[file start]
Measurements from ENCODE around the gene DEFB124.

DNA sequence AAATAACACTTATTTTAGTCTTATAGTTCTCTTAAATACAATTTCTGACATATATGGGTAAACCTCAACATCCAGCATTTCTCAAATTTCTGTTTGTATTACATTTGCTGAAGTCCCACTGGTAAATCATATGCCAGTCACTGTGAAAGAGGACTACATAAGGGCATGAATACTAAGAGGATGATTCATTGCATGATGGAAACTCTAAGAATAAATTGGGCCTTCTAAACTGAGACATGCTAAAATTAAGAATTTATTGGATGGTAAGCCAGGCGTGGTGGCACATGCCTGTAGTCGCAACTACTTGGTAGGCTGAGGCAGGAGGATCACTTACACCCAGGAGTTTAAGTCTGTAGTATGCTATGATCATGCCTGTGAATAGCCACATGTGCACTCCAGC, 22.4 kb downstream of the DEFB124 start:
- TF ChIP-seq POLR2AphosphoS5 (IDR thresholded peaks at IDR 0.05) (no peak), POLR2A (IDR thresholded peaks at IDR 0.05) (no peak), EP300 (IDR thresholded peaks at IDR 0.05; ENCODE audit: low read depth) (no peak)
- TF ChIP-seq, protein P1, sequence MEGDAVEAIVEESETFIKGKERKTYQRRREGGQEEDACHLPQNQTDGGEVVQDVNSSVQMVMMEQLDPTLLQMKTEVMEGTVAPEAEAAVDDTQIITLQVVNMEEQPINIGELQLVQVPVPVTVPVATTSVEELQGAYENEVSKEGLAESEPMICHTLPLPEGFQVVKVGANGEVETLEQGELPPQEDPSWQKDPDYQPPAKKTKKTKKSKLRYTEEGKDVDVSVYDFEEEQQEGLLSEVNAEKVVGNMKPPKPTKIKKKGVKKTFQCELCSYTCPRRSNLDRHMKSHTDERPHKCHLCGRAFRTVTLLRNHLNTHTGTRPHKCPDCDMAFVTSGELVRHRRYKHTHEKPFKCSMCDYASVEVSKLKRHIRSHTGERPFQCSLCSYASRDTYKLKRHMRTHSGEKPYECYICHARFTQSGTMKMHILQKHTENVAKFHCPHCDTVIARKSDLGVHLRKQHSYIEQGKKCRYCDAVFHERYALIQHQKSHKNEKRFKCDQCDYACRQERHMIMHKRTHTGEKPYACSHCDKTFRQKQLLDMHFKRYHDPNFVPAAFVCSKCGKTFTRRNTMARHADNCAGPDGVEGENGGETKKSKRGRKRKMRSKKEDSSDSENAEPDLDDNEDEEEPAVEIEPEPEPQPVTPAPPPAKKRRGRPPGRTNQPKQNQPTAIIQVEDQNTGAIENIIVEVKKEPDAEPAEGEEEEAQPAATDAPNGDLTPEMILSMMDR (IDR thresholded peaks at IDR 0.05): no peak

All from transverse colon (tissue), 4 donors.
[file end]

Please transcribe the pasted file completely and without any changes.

Measurements from ENCODE around the gene DEFB124.

DNA sequence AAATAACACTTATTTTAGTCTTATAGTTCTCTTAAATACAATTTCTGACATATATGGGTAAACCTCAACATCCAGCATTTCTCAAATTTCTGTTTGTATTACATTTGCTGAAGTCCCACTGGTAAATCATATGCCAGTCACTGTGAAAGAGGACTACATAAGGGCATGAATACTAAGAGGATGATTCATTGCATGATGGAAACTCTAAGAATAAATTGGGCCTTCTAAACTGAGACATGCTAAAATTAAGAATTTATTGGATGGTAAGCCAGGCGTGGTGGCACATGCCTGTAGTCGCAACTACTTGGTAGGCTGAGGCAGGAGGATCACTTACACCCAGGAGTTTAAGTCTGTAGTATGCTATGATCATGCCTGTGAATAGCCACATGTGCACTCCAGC, 22.4 kb downstream of the DEFB124 start:
- TF ChIP-seq POLR2AphosphoS5 (IDR thresholded peaks at IDR 0.05) (no peak), POLR2A (IDR thresholded peaks at IDR 0.05) (no peak), EP300 (IDR thresholded peaks at IDR 0.05; ENCODE audit: low read depth) (no peak)
- TF ChIP-seq, protein P1, sequence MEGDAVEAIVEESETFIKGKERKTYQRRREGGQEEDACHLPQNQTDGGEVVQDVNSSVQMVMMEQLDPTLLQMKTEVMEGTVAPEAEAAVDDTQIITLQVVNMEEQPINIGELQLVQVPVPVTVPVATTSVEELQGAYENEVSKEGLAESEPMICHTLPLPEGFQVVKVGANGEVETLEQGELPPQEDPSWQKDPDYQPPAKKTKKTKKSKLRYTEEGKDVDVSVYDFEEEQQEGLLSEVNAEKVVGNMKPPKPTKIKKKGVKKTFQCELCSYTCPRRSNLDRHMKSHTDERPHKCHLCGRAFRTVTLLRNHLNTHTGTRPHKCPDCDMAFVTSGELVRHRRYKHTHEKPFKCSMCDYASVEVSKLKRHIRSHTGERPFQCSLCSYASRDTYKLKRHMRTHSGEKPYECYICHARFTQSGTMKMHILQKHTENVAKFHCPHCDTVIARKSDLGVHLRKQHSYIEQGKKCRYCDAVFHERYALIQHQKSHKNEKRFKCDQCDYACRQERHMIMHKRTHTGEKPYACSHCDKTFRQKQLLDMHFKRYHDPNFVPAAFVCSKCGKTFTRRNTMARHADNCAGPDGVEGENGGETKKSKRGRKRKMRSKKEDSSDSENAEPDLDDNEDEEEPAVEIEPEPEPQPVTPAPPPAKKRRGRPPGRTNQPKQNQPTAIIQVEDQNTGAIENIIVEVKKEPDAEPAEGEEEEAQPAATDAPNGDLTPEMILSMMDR (IDR thresholded peaks at IDR 0.05): no peak

All from transverse colon (tissue), 4 donors.